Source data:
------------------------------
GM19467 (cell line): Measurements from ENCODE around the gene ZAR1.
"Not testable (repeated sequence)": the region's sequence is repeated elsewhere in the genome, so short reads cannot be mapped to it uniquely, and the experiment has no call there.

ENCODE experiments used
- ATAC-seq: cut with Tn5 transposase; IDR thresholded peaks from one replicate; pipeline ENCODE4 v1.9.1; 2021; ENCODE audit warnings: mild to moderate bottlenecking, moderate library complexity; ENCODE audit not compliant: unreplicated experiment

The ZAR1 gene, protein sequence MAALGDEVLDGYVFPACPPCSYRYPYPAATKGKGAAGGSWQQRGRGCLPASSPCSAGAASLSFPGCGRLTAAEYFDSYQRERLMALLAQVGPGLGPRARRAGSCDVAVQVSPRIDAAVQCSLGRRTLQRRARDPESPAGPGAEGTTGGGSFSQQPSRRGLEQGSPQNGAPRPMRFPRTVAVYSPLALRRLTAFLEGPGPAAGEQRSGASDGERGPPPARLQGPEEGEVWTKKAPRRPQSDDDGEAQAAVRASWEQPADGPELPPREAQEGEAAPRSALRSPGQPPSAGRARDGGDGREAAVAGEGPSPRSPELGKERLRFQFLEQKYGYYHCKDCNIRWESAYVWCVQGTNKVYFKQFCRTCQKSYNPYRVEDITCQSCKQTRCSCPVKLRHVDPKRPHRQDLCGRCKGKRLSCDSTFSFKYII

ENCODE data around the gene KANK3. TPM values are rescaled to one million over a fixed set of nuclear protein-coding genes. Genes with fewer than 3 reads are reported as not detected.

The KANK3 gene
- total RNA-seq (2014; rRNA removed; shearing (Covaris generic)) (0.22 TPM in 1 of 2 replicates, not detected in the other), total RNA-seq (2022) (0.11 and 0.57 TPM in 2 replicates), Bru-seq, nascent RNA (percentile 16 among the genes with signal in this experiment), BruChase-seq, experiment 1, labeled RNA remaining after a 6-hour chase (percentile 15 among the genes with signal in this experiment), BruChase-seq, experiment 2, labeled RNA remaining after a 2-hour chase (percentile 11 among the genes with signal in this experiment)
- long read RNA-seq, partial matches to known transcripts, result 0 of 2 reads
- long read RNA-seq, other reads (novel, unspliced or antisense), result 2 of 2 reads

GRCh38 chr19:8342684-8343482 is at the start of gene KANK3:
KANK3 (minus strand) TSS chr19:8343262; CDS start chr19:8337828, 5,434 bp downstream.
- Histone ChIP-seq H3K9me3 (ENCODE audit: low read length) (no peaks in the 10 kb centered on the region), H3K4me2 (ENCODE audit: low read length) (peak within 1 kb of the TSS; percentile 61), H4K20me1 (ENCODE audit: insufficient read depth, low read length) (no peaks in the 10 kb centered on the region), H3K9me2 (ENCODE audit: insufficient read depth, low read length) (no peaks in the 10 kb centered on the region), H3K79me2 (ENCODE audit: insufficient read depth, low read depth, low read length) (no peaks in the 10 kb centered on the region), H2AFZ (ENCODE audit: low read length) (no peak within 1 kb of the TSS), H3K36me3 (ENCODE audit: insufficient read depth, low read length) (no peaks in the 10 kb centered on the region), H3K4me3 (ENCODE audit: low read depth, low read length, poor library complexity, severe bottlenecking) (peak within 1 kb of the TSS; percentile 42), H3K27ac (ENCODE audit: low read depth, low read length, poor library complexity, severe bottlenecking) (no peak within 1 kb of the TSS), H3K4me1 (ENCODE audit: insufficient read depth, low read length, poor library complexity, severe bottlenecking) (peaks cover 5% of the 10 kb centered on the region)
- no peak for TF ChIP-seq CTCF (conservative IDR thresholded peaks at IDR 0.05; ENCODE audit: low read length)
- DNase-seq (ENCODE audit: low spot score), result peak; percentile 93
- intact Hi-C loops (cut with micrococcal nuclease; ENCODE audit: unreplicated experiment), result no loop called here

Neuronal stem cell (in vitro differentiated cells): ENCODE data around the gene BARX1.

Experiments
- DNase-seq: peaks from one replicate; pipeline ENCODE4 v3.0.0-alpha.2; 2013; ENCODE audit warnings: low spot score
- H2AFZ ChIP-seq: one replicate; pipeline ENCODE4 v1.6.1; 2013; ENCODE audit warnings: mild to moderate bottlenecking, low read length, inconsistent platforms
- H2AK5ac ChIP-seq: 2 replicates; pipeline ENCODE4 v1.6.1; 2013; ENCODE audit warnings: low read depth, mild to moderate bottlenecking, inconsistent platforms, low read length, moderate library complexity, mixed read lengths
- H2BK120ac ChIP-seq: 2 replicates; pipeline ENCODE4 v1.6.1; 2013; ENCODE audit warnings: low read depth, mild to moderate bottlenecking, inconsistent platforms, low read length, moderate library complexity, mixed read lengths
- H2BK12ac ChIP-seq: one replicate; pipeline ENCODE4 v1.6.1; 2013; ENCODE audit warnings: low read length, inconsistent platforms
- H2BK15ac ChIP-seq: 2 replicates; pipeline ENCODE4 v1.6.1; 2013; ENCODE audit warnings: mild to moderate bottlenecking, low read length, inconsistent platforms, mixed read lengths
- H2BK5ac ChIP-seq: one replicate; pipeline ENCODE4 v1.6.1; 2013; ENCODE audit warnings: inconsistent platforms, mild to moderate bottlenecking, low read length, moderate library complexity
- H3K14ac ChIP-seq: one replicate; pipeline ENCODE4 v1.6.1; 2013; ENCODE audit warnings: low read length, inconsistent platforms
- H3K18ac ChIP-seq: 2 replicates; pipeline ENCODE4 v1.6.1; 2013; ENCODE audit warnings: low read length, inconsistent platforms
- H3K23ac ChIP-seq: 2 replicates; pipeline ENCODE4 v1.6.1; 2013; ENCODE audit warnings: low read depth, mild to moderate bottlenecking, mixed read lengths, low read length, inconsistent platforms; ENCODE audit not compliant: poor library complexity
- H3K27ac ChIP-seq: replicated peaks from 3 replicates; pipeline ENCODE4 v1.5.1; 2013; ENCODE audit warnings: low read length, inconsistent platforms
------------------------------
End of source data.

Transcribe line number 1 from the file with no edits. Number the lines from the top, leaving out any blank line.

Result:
GM19467 (cell line): Measurements from ENCODE around the gene ZAR1.